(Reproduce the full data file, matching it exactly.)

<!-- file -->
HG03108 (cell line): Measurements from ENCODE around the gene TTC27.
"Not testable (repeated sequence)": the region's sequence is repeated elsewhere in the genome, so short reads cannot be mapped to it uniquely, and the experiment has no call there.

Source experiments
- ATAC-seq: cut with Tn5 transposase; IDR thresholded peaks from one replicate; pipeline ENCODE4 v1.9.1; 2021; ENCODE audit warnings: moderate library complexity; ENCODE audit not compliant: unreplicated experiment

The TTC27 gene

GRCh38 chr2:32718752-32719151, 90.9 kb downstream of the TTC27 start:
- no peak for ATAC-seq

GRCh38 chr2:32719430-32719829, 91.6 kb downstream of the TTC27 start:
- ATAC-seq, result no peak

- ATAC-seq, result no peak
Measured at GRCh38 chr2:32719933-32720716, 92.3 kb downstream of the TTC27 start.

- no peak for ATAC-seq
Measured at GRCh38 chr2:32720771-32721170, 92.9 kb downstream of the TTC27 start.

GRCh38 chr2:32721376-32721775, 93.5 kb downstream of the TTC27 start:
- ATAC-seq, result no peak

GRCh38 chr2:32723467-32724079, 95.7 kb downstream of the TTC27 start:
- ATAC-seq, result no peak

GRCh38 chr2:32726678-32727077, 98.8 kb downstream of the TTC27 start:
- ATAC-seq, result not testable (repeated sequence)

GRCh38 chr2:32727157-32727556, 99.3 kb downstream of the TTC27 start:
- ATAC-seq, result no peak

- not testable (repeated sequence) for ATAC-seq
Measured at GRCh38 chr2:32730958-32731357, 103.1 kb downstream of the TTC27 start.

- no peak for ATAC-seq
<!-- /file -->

HG03108 (cell line): Measurements from ENCODE around the gene TTC27.
"Not testable (repeated sequence)": the region's sequence is repeated elsewhere in the genome, so short reads cannot be mapped to it uniquely, and the experiment has no call there.

Source experiments
- ATAC-seq: cut with Tn5 transposase; IDR thresholded peaks from one replicate; pipeline ENCODE4 v1.9.1; 2021; ENCODE audit warnings: moderate library complexity; ENCODE audit not compliant: unreplicated experiment

The TTC27 gene

GRCh38 chr2:32718752-32719151, 90.9 kb downstream of the TTC27 start:
- no peak for ATAC-seq

GRCh38 chr2:32719430-32719829, 91.6 kb downstream of the TTC27 start:
- ATAC-seq, result no peak

- ATAC-seq, result no peak
Measured at GRCh38 chr2:32719933-32720716, 92.3 kb downstream of the TTC27 start.

- no peak for ATAC-seq
Measured at GRCh38 chr2:32720771-32721170, 92.9 kb downstream of the TTC27 start.

GRCh38 chr2:32721376-32721775, 93.5 kb downstream of the TTC27 start:
- ATAC-seq, result no peak

GRCh38 chr2:32723467-32724079, 95.7 kb downstream of the TTC27 start:
- ATAC-seq, result no peak

GRCh38 chr2:32726678-32727077, 98.8 kb downstream of the TTC27 start:
- ATAC-seq, result not testable (repeated sequence)

GRCh38 chr2:32727157-32727556, 99.3 kb downstream of the TTC27 start:
- ATAC-seq, result no peak

- not testable (repeated sequence) for ATAC-seq
Measured at GRCh38 chr2:32730958-32731357, 103.1 kb downstream of the TTC27 start.

- no peak for ATAC-seq